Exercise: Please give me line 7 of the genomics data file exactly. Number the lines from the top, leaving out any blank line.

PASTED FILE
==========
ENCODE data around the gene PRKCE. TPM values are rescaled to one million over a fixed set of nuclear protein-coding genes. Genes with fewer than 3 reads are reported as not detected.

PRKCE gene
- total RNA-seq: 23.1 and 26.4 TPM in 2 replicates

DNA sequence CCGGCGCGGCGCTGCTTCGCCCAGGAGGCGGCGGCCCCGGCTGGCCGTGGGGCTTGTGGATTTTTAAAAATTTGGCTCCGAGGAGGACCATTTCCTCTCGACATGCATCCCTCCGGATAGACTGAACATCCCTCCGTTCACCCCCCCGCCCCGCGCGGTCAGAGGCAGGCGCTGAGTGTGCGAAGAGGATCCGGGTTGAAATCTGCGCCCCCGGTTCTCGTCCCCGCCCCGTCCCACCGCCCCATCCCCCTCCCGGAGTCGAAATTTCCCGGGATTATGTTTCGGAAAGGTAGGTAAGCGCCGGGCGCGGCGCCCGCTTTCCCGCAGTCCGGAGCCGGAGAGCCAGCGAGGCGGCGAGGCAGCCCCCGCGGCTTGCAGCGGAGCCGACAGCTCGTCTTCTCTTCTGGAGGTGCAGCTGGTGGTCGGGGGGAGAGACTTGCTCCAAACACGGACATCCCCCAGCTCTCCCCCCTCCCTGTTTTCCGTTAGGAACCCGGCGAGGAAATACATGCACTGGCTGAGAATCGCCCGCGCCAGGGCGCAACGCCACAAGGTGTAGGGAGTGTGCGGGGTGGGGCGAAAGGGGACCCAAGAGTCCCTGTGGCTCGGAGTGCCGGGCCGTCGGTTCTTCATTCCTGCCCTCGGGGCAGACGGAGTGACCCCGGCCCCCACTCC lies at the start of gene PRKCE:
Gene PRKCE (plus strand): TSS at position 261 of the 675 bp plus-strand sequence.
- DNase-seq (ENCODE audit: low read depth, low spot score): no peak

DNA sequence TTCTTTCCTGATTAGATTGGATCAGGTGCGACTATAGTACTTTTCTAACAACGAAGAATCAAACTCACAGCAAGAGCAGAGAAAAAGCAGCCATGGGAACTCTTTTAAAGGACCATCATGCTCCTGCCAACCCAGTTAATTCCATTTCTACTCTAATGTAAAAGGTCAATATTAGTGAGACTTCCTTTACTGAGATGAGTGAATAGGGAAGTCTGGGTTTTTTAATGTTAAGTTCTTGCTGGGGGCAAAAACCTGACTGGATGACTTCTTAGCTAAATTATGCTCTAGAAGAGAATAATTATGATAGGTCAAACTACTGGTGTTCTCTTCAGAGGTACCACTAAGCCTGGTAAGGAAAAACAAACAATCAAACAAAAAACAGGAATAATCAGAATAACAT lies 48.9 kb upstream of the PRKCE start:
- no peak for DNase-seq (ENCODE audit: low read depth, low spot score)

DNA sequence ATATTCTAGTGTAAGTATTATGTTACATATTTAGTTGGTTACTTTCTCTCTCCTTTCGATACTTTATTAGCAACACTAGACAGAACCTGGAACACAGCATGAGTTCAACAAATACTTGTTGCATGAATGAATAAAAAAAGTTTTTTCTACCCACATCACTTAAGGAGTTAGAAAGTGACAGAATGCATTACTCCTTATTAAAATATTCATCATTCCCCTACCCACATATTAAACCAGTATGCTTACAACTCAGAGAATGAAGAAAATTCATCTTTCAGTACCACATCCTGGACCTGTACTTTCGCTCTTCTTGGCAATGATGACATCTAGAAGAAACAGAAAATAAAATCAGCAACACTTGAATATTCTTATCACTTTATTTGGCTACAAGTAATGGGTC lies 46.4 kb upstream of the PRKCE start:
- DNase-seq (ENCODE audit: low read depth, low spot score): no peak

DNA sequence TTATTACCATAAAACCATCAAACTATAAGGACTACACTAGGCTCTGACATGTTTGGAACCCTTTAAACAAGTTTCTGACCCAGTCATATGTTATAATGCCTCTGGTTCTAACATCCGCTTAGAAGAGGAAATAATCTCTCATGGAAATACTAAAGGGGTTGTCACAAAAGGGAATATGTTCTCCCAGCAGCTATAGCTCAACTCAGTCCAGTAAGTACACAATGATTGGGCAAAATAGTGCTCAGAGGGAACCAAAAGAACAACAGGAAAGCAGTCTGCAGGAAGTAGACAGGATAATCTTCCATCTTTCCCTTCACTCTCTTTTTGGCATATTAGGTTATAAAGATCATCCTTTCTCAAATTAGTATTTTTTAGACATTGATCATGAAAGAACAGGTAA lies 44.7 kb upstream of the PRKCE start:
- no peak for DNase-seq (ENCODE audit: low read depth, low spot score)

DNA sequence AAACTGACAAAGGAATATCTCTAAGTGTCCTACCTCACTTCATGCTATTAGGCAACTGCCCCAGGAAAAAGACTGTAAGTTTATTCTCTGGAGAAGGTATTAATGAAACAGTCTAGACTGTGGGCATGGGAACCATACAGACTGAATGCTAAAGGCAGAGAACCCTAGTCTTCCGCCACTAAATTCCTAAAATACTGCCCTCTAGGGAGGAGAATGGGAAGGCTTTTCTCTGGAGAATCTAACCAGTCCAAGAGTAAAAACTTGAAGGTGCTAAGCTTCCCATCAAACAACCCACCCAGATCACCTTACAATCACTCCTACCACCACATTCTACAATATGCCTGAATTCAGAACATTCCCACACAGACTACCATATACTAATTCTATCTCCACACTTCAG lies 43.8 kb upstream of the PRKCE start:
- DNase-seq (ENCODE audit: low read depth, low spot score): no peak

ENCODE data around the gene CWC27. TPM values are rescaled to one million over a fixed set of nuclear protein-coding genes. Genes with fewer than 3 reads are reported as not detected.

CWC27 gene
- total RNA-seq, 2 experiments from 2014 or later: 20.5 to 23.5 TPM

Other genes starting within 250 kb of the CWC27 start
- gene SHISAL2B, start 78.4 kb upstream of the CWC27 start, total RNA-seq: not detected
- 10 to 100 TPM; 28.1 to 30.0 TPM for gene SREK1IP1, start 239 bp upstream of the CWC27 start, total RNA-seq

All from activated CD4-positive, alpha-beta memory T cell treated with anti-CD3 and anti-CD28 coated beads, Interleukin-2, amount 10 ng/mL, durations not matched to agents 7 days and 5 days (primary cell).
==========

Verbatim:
DNA sequence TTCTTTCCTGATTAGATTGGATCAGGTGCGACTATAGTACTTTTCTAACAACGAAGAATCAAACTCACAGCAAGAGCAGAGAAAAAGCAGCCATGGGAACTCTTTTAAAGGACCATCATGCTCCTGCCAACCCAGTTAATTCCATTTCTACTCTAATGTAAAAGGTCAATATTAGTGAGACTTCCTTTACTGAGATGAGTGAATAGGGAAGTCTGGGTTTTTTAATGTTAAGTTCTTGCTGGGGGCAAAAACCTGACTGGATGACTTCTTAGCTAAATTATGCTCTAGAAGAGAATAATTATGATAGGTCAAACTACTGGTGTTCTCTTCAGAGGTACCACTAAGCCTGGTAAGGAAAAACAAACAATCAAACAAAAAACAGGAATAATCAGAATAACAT lies 48.9 kb upstream of the PRKCE start: